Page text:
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First light with an APM Wirth-Intes Mak-Newt 86, II

Maksutov observing report
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#1 Nightfall S Africa

Nightfall S Africa


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Posted 29 February 2016 - 05:02 PM

My Mak-Newt makes new friends in the dwarf galaxy world


Leo II
This is an easy search but not an easy glimpse. Just above Zosma on the crouching hip of the Lion, this dwarf galaxy is in a star-poor region in which you are forced to tiptoe along on mag 11–13 finder stars. Alvin Huey’s finder on p.57 of his Local Group Galaxies makes it easy to find. That doesn’t make this wan glow any easier to see. If you can’t resolve the stars like the accompanying SDSS picture, you may have to move up to a 60-inch scope; Leo II’s brightest red giants are mag 19–20, and its red clump is a wheezy mag 22.2.


If Leo II is a visual toughie, it’s because it is more than halfway to the Milky Way’s tidal radius, the surface where there is no net motion in or out of the galaxy. In numbers, that is 700,000 light years out, 3130 light years long and 2500 light years across the middle. It’s classified as a peculiar elliptical because its approx. 27 million solar masses of stars consists mainly of very old stars with low levels of the chemical elements which are signs of vigorous youth. Put a little more technically, Leo II’s CMD shows a –1.74 metallicity function indicating of an average stellar age of more than 9 billion years, in which there as been essentially no star formation for the last 6 billion years. Since stars in this category average 0.8 solar masses on average, the dim glow we see originated from roughly ±40 million suns, which used up its available mass of star-forming hydrogen. The term “red and dead” isn’t far off when characterizing this glow worm in the sky. But it begs the question, why have 40 million stars not had any children for half the age of the universe?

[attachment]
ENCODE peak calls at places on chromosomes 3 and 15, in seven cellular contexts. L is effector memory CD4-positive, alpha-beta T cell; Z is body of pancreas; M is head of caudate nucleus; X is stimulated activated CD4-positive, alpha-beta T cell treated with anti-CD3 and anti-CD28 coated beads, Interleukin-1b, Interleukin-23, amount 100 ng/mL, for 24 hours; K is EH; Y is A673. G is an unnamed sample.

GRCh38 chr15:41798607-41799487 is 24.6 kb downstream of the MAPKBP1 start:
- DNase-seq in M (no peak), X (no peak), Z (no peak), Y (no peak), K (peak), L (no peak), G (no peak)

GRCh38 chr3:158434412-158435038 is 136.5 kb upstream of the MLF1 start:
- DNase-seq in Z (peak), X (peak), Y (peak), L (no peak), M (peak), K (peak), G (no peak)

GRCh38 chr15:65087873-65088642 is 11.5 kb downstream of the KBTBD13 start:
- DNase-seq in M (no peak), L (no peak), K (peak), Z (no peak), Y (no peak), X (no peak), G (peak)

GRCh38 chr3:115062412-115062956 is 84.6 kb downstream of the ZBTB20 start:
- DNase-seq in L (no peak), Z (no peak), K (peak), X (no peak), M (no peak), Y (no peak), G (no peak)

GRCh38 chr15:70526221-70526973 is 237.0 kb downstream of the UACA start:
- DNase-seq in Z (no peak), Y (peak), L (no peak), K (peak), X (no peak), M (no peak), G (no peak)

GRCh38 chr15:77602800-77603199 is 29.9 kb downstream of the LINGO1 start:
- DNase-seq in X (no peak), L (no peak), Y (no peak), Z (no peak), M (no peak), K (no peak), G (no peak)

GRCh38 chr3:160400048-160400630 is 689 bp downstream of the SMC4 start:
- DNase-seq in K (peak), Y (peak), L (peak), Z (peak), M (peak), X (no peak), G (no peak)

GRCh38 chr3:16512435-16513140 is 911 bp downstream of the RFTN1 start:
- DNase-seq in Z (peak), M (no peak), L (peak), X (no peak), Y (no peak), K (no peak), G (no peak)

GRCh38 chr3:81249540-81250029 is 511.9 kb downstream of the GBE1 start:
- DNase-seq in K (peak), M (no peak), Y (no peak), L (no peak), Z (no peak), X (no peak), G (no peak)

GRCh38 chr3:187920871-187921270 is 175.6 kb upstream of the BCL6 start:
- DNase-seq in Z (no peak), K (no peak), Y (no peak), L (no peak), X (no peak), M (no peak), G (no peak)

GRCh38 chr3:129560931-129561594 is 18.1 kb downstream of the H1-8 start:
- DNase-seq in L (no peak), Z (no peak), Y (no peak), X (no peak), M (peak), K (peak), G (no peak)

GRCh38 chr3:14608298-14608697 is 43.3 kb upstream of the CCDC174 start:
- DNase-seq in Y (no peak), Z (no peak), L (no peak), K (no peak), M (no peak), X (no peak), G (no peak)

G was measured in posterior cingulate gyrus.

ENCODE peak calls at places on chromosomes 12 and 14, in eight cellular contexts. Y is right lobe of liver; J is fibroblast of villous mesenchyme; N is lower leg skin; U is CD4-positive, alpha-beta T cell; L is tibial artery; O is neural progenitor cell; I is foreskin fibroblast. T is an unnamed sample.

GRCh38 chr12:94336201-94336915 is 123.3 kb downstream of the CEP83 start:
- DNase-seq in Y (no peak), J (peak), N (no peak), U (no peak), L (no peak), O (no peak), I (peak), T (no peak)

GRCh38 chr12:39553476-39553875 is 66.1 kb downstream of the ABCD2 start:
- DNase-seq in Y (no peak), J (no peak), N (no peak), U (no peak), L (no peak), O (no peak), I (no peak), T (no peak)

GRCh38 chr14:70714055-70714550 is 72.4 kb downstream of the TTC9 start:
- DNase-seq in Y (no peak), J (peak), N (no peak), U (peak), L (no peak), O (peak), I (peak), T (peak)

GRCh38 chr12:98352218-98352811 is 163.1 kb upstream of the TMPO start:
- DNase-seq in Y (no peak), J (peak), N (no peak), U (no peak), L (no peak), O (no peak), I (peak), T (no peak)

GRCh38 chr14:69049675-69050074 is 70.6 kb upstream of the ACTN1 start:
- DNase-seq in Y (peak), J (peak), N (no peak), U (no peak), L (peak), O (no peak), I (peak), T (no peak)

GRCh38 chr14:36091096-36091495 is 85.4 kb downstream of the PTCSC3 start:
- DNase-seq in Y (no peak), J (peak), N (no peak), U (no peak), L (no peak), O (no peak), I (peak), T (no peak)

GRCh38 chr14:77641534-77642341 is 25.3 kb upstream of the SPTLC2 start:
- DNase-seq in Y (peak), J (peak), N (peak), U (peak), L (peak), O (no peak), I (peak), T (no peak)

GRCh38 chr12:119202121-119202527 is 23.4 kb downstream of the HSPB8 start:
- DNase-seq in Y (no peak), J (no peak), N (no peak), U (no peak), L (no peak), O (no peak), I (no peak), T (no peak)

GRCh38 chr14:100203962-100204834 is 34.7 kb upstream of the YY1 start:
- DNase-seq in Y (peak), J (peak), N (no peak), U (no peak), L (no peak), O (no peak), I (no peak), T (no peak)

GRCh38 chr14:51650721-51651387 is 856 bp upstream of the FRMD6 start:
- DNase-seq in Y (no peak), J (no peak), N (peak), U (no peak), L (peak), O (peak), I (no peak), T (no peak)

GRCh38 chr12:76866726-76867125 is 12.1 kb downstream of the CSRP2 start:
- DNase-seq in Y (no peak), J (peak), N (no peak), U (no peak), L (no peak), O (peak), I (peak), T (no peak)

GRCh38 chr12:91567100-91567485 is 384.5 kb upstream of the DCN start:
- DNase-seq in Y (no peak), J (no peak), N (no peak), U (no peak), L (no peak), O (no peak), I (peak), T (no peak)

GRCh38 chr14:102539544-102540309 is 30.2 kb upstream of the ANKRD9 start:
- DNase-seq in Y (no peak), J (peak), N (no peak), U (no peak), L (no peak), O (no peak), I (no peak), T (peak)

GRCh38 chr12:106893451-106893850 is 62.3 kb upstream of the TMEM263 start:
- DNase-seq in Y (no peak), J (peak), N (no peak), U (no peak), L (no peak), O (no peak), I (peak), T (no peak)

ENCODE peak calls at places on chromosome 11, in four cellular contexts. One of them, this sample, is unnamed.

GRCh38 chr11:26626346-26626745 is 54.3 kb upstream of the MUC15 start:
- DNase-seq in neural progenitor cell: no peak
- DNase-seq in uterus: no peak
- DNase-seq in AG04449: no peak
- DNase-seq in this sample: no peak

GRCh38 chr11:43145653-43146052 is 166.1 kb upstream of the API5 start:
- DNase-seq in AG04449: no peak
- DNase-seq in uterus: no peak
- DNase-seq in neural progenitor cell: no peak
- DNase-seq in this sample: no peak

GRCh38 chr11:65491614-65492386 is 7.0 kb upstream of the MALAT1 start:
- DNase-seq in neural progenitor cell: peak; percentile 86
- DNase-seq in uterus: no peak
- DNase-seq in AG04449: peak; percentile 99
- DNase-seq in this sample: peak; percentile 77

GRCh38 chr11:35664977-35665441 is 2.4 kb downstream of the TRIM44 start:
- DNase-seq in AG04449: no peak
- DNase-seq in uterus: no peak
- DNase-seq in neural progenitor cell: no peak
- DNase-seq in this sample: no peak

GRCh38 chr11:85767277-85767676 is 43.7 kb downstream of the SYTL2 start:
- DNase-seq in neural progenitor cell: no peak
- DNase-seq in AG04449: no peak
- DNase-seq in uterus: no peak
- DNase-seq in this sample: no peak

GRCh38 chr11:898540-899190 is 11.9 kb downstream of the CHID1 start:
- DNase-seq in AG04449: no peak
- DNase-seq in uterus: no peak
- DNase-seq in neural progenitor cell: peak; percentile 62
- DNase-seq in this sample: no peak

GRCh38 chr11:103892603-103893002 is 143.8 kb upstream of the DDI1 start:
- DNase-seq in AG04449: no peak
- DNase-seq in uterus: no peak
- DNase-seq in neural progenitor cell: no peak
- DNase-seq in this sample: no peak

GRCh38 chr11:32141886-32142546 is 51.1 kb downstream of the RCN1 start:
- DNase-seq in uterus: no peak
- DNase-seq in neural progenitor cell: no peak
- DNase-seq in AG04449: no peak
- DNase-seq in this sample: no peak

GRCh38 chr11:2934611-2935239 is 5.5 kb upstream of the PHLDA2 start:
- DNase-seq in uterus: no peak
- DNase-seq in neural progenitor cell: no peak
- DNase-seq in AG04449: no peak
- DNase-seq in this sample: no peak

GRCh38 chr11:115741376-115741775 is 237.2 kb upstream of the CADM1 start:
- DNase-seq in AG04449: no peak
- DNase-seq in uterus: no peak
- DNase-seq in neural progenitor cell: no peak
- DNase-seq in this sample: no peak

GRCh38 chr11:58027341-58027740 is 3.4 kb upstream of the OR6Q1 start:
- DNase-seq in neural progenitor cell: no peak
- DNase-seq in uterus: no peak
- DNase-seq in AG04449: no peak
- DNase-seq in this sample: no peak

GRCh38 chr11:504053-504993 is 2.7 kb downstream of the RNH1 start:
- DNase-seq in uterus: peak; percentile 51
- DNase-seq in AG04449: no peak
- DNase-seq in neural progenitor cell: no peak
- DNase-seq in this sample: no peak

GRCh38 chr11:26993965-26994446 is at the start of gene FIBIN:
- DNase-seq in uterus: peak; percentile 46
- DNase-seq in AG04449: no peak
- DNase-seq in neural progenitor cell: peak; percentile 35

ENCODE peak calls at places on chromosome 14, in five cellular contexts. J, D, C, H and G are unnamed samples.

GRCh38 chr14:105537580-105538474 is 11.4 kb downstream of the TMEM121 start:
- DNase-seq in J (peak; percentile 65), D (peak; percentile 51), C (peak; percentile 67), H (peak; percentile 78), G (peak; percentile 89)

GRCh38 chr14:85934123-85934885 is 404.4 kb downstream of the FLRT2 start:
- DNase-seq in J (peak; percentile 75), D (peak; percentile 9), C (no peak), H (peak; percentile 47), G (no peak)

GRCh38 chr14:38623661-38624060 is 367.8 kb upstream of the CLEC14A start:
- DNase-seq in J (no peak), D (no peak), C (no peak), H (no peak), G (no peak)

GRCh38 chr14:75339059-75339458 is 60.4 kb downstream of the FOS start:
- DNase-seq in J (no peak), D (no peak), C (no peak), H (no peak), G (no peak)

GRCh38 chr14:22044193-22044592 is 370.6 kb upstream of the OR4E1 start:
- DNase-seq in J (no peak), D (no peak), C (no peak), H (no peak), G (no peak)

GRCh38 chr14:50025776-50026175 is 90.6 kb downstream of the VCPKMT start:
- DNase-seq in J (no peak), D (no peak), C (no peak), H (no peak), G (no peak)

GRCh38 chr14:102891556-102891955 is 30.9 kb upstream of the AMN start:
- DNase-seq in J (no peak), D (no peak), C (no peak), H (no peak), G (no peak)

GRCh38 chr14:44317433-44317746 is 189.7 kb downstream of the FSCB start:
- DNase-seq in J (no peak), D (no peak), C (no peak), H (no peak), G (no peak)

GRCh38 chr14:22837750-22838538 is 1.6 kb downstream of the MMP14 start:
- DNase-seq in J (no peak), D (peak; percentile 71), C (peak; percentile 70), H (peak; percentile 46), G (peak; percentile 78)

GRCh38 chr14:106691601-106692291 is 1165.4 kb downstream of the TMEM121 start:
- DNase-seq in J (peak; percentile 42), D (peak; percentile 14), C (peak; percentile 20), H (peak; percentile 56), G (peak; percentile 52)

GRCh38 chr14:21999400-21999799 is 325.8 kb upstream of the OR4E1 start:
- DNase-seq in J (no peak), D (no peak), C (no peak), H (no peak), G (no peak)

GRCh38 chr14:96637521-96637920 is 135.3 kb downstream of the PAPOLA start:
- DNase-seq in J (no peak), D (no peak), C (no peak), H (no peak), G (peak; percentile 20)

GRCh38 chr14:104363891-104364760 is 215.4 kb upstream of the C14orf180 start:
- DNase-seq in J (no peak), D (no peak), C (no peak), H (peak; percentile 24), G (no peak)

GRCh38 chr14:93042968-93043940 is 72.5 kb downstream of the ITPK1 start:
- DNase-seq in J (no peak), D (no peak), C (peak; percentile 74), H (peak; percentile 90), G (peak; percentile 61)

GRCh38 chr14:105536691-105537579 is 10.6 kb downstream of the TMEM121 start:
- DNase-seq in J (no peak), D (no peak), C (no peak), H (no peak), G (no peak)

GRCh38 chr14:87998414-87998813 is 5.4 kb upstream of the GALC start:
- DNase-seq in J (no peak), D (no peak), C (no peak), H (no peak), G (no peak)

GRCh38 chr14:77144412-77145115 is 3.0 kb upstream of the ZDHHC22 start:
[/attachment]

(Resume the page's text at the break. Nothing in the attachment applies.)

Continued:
There are two main reasons Leo II’s long snooze. First is its real estate. As with here on Earth, real estate is all about location-location-location. Leo II lives out among the Milky Way’s 12 remote halo dwarfs, where the Galaxy is simply too far away to do much harm. Leo II joins Leo I (near Regulus), and the Fornax and Sculptor dwarf galaxies as part of the “FLS star stream”, an alignment of dwarf galaxies and debris that originated in the Milky Way’s tidal disruption of a larger galaxy called the Relic Fornax Galaxy many billions of years ago. (This stream is just one of several. Another is the Magellanic Stream, which is a trail of hydrogen gas stripped from the LMC and SMC during their fly-by encounter with the inner Milky Way halo some 65 million years ago.)